Profit Maximization: Undefined
The absence of profit maximization language that my legal search yielded seems to tie back to the fact that it is perhaps impossible to judge whether behavior qualifies as profit maximizing. A great post by Daniel Davies at Crooked Timber very elegantly outlines how not only personal subjectivity but also uncertainty regarding the future and one’s time horizons make judging profit maximization impossible.
For example, it may be great for this quarter’s revenues to take advantage of customers and degrade the environment, but a CEO with a longer-term perspective is likely going to recognize the eventual financial consequences of such behavior. Likewise, donating a portion of profits to local charities might be considered profit-killing in the short term, but the resulting goodwill the company establishes can have positive long-term financial impacts.
Indeed, because what constitutes “profit maximizing” is so impossible to define, American case law has developed concepts such as the Business Judgment Rule to help prevent courts from questioning ex post the wisdom of well-intentioned business decisions made by managers and directors.
It’s fairly safe to say that, at least in the United States, there is absolutely nothing legally forcing managers to maximize profits (for more see this paper on Dodge v Ford).
Business Ethics and the Social Contract
That means that the only thing compelling managers to put profits first is us. It’s not legal obligation but the social contract – the expectations created as result of push-pull dynamics between shareholders and managers – that dictates whether social enterprise is ethically acceptable. A company can be profit-maximizing or social impact-maximizing. What matters is that they’re transparent about what they choose.
To his credit, Professor Vermaelen ultimately says the same thing. However, he assumes that shareholders will be profit-maximizing in their orientations and run as far away as possible from social enterprises as we know them. Of course, if this has ever been true, we know it is increasingly changing.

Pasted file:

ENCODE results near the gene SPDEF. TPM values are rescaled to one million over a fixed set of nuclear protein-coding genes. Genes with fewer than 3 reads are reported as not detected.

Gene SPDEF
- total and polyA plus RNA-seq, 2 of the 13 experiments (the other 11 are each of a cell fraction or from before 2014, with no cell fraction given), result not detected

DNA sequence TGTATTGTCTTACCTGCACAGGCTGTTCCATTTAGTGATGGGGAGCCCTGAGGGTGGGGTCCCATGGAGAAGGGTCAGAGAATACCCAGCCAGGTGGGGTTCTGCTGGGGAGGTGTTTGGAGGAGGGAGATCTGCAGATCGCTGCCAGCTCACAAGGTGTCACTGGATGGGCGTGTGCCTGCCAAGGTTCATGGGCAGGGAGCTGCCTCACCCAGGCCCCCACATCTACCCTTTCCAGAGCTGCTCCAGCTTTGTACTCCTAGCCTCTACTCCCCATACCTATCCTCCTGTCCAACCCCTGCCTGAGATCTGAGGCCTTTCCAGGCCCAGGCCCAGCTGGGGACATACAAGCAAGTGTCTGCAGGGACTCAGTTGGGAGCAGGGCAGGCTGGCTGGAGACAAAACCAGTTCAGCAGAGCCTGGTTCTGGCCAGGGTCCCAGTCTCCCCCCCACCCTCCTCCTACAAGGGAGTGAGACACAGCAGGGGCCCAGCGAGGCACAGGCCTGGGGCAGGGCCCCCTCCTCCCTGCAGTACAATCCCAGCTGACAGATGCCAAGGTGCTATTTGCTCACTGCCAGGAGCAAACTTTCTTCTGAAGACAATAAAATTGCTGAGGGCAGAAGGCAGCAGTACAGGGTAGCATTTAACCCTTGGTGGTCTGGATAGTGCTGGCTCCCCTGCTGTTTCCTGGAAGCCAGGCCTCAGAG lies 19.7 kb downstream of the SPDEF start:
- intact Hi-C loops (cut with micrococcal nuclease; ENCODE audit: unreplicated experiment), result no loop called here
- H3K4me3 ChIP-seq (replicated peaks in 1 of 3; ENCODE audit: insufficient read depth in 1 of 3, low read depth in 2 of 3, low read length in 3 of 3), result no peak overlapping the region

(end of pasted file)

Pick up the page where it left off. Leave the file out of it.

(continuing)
One remarkable test of the power of the implicit social contract relative to the profit-maximization assumption will be the recently-filed lawsuit against Cadbury.
Cadbury has been sued by shareholders who are upset that the company did not accept a sizable takeover bid by Kraft. As part of his defense, Cadbury CEO Stitzer will be emphasizing the value of the company’s unique culture and Quaker heritage and ethos. Pointing to evidence like the success of Cadbury’s fair trade Dairy Milk chocolate bars, he will defend the right of the corporation to stay independent or accept a lower offer from a culturally similar firm like Hershey’s.
Keep an eye on this one. It will say a lot about the long-term future of social enterprise.
Social Intrapreneurship and Taking the Oath
All in all, it seems there is only one level at which Professor Vermaelen’s warnings really make sense; that is, at the individual and intrapreneurial level. If I take the MBA Oath but later take on a management role at a company that asks me to show little regard for social or environmental impact, then, yes, I’m behaving in ethically questionable ways. Likewise, a hiring manager at a socially or environmentally careless company might want to think twice about hiring me if I have taken the MBA Oath.
For some reason, though, I expect that these violations of ethics will be few and far between. Those inclined to take the MBA Oath will be running as far away as possible from these unsustainable companies, in search of greener pastures – not the other way around.